Changing Assessment Practices Resulting From the Shift Towards On-Screen Assessment in Schools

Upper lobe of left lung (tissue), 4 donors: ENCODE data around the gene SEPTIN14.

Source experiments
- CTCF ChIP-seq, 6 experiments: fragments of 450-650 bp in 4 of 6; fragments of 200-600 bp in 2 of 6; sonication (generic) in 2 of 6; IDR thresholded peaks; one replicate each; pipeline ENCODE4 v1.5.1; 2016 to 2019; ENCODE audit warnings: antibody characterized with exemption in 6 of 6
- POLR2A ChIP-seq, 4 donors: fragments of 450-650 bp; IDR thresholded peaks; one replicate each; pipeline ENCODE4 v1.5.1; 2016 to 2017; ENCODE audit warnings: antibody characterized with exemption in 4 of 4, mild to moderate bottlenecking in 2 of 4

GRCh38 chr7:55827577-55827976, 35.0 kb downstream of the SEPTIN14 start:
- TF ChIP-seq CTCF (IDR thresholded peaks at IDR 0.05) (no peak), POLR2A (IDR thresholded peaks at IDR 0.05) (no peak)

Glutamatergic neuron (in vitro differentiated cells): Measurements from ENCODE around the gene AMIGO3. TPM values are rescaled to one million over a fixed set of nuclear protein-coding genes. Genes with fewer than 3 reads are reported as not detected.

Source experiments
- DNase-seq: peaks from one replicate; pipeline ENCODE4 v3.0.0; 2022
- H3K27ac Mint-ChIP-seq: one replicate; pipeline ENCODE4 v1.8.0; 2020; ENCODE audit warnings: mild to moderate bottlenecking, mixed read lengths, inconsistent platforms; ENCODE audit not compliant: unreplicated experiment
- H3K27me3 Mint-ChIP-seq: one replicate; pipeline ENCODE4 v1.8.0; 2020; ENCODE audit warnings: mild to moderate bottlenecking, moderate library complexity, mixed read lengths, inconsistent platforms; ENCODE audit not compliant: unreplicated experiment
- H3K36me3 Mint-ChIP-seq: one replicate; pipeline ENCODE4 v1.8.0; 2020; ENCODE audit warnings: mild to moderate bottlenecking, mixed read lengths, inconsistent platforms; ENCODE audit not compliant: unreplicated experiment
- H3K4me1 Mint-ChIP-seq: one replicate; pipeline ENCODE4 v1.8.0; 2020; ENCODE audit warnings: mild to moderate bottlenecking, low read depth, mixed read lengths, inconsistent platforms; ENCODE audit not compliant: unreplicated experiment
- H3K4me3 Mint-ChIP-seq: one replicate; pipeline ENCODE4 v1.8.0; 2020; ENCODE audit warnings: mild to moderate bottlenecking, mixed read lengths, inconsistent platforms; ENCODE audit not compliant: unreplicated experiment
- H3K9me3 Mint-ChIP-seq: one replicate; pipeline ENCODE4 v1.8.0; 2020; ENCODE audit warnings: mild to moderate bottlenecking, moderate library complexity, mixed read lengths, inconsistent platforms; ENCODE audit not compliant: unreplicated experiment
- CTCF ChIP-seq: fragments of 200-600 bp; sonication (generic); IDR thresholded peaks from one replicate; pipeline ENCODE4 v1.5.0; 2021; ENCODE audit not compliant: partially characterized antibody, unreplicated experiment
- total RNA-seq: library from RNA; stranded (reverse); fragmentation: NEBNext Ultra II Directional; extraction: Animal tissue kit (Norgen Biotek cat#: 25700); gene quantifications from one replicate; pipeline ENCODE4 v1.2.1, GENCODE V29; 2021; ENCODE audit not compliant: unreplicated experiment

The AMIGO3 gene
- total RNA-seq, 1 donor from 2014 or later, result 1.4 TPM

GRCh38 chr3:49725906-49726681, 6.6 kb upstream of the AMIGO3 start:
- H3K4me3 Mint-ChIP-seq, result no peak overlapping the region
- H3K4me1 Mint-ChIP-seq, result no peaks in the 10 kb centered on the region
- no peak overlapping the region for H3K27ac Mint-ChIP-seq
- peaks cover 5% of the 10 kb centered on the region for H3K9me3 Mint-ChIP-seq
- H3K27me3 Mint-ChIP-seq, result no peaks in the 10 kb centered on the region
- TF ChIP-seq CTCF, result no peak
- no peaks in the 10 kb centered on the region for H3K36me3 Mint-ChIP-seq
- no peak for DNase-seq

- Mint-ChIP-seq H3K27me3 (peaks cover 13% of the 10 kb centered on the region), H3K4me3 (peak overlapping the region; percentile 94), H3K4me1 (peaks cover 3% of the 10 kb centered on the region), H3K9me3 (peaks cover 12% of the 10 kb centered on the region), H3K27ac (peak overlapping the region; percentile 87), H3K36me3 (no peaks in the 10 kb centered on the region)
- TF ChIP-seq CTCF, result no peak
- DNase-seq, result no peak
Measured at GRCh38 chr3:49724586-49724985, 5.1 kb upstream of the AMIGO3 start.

This dissertation reports a study into the appropriateness of on-screen assessment materials compared to paper-based versions, and how any potential change in assessment modes might affect assessment practices in schools. The research was centred around a controlled comparative trial of paper and on-screen assessments with 1000 school students. The appropriateness of the assessments was conceptualised in terms of exploring the comparative reliability, validity and scoring equivalence of these assessments in paper and on-screen modes. Reliability was considered using quantitative analysis: calculating the performance and internal reliability of the assessments using classical test theory, Cronbach’s alpha and Rasch latent trait modelling. Equivalence was also addressed empirically. Marking reliability was not quantified, however it is discussed. Validity was considered through qualitative analysis, using questionnaire and interview data obtained from the students and teachers participating in the trial; the focus on the comparative authenticity and fitness for purpose in assessments in different modes. The outcomes of the research can be summarised as follows: the assessment tests in both modes scored highly in terms of internal reliability, however they were not necessarily measuring the same constructs. The scores from different modes were not equivalent, with students performing better on paper. The on-screen versions were considered to have greater validity by students and teachers. All items in the assessments that resulted in significant differences in performance were analysed and categorised in terms of item types. Consideration is then given to whether differences in performance are the result of construct irrelevant or relevant factors. The recommendations from this research focus on three main areas; that in order for on-screen assessments to be used in schools and utilise their considerable potential, the equivalence issue needs to be removed, the construct irrelevant factors need to be clearly identified and minimised and the construct relevant factors need to be enhanced. Finally a model of comparative modal dependability is offered, which can be used to contrast and compare the potential benefits and issues when changing assessment modes or item types are considered.